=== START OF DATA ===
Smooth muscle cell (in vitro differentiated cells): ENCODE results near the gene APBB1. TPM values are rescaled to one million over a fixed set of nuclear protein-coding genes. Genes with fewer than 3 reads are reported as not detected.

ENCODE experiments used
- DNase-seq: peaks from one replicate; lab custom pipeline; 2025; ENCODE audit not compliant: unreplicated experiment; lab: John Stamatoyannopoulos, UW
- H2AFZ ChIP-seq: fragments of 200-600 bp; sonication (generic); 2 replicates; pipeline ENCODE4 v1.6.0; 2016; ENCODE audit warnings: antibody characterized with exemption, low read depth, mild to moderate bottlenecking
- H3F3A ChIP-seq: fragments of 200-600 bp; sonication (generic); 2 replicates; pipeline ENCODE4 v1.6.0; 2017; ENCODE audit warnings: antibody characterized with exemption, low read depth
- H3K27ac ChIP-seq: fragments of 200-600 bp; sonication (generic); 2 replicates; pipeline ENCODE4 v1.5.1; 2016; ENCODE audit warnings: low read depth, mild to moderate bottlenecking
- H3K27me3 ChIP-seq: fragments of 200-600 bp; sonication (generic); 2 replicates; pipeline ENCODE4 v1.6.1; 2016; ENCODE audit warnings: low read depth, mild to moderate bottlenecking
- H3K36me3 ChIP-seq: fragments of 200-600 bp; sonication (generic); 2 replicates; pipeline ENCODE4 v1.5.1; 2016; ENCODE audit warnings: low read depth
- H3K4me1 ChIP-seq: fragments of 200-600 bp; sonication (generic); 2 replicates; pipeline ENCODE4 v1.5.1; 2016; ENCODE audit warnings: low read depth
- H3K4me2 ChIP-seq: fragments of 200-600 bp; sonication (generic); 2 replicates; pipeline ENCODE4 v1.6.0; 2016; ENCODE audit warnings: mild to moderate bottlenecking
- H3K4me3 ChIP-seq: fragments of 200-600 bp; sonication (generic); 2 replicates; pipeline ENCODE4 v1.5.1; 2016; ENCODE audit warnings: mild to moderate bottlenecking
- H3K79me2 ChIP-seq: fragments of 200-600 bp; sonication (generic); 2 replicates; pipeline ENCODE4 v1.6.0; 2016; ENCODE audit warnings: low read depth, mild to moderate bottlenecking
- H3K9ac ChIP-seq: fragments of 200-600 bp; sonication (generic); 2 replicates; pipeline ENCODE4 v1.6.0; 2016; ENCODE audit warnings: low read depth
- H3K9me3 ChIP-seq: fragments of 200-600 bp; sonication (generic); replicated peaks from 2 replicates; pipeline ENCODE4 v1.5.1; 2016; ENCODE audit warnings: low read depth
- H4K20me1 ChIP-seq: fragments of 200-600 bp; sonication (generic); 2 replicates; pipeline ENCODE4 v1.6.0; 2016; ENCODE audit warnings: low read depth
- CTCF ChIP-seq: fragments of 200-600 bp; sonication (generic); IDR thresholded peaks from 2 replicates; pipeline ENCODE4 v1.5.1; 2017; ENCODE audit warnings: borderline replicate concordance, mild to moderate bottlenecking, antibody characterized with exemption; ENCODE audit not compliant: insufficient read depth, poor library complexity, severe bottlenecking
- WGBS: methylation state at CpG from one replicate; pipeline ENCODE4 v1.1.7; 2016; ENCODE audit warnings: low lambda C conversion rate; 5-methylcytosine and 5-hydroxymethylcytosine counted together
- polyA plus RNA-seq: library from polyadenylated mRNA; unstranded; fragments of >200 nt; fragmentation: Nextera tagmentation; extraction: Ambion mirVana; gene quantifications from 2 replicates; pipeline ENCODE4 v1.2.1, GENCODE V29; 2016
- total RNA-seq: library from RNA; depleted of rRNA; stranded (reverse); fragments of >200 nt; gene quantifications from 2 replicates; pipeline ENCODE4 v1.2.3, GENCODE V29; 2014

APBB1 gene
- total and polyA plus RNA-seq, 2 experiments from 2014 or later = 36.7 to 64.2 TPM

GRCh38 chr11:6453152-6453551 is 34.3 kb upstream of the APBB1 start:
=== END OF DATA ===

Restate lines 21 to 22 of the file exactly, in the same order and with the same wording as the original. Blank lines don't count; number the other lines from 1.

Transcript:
- total and polyA plus RNA-seq, 2 experiments from 2014 or later = 36.7 to 64.2 TPM

GRCh38 chr11:6453152-6453551 is 34.3 kb upstream of the APBB1 start: